The K2H uses K-bells 1 and 2 attached to the sides of a special narrow manifold. This particular horn is fitted with optional screens over the bells to keep debris from fouling the horn.
The 1975 Nathan Airchime catalog lists the K2H as a "standard 2-tone locomotive whistle as supplied on export locomotives." Few have apparently been supplied for use on domestic US locomotives. One exception is Railpower RP20BD and RP20CD genset locomotives, some of which use a K2H mounted in front of the cab in combination with a separate KS2 mounted on the rear of the cab as shown the third photo below.


Not all Railpower gensets use this arrangement; many are fitted with a single K3LA instead.


The K2H plays D# and F#, a minor 3rd interval.

Railpower RP20BD gensets built as RPRX lease units and RP20CD gensets built for Union Pacific are the only known US applications of the K2H.


KEIN SAMPLE VORHANDEN!

kein sound -
no sound!

41

Other K2 horns

San Francisco Peninsula commuter railroad Caltrain originally fitted its F40PH-2 locomotives with 5-chime K5LA horns. The railroad moved the horns from the cab roof to a spot near the middle of the locomotive in the late 1990's. In 2001, bowing to noise complaints from neighborhoods near the tracks, it replaced the K5's with P2 horns as the primary horn. The railroad left the K5 manifold in place on the locomotive roof, removed the 1, 4a, and 5 bells, and reversed the 2 and 3a bells to use as a backup horn. These ersatz K2's were seldom heard until July 2009, when the bells were turned forward once again and made the primary horn, replacing the P2's. The 2 and 3a bells play F# and G#, a major 2nd interval and probably the least pleasing 2-note combination available from the five notes that comprised the K5LA.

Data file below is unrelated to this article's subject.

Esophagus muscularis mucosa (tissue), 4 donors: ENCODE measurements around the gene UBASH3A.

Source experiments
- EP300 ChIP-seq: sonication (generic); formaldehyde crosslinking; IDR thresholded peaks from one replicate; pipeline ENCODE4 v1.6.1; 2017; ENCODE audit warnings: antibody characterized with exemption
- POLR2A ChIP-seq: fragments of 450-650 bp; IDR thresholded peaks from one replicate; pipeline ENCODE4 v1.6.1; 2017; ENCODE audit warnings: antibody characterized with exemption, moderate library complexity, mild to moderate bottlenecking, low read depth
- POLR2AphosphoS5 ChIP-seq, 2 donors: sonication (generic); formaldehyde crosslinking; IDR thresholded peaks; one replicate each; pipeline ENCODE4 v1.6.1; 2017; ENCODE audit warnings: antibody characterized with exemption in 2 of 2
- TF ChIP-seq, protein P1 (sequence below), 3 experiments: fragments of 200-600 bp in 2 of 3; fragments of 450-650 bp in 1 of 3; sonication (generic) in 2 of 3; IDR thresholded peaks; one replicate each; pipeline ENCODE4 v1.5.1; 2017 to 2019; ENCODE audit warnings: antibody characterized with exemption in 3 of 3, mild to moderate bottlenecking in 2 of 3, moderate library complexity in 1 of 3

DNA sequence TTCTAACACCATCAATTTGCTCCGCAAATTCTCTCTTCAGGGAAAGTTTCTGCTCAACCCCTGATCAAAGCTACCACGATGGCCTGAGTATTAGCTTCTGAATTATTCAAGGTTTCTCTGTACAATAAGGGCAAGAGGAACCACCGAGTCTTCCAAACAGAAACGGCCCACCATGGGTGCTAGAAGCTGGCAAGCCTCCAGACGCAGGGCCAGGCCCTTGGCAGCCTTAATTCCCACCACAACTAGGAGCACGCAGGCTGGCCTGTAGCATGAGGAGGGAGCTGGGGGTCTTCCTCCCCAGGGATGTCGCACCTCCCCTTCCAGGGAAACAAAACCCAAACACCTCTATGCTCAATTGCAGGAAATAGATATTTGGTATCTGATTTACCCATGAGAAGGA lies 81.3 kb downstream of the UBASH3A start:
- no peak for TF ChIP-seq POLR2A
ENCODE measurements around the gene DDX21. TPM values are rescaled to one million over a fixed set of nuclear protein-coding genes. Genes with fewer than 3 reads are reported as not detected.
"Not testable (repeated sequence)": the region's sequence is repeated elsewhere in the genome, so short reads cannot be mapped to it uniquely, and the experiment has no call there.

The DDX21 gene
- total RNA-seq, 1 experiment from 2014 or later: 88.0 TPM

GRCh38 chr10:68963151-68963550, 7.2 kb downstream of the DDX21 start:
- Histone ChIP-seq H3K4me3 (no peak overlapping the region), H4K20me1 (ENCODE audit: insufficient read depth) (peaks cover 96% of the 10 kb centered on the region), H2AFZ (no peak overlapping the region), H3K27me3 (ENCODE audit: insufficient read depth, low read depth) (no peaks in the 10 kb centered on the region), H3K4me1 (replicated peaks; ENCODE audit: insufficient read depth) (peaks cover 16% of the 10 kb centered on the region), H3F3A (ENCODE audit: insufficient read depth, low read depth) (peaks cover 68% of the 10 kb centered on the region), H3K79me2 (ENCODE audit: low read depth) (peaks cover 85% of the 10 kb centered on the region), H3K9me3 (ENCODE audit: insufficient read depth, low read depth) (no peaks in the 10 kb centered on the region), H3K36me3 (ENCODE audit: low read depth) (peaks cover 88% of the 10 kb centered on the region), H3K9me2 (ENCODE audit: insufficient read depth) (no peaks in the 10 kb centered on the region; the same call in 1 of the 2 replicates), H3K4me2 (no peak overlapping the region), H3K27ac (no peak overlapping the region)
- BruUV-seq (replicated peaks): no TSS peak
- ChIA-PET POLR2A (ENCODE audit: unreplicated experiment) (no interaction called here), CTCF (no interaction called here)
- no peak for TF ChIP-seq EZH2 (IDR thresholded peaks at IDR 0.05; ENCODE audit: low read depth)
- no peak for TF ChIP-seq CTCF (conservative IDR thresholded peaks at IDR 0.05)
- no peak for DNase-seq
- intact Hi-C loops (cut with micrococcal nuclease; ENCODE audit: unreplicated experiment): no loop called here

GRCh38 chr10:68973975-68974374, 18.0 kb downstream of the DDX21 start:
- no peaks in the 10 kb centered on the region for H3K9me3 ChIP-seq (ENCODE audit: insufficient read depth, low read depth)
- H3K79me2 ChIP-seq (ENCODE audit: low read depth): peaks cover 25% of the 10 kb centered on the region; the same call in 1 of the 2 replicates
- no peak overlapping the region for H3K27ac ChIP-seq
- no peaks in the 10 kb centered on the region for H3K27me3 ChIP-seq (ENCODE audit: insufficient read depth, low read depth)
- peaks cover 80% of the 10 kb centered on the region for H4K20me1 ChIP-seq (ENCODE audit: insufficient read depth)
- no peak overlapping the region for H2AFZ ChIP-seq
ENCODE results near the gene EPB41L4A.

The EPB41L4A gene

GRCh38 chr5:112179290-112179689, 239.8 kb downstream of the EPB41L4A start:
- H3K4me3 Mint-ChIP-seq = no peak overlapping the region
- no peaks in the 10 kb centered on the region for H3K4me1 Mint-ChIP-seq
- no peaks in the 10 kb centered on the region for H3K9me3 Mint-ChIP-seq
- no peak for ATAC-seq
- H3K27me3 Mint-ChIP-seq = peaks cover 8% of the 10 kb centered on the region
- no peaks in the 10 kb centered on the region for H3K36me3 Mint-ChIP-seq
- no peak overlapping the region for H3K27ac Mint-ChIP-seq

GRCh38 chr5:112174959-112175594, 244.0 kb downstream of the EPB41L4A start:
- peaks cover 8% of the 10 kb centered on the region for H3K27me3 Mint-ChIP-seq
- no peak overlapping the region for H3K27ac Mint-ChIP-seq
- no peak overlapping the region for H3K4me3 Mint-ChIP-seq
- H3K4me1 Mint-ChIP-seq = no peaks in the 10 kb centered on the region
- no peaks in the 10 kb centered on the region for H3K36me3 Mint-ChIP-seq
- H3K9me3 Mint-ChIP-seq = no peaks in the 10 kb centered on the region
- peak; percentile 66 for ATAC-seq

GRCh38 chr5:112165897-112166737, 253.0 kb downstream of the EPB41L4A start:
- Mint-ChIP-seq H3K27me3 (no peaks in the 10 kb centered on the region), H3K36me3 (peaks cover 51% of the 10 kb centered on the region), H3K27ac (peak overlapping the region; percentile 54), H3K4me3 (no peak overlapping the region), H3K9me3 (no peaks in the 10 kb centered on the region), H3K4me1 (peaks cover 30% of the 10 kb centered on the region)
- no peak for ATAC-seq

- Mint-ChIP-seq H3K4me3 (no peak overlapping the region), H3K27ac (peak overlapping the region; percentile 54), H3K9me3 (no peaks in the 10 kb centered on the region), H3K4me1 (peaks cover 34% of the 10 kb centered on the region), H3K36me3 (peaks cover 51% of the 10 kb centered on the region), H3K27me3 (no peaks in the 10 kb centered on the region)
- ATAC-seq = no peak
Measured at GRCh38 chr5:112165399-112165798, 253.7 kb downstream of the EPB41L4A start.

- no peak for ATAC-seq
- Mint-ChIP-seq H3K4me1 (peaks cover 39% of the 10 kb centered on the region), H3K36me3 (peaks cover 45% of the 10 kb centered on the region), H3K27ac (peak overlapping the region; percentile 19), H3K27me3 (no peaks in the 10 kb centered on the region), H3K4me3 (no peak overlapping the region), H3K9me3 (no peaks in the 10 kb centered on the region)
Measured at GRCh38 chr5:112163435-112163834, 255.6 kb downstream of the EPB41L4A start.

Airhorn from "Caltrain K2" sound samples: Sample1

42

"Caltrain K2" sound samples: Sample2

43

"Caltrain K2" sound samples: Sample3

44

"Caltrain K2" sound samples: Sample4

45

Nathan K-5HLA

This is a most excellent sounding K horn, at least in the web master's opinion. It was played on a General Motors GP-30 during the Oak Ridge locomotive airhorn convention in September, 2004. The horn is owned by Doc Bryant.

46

AirChime K5HL

The picture illustrates a common arrangement of the horn bells, with the #2 bell reversed. In this configuration, the horn would be designated a K5HLR2. The "H" indicates the use of a high-profile manifold, and the L indicates the use of the 1L bell replacing the 5 bell of the standard K5H.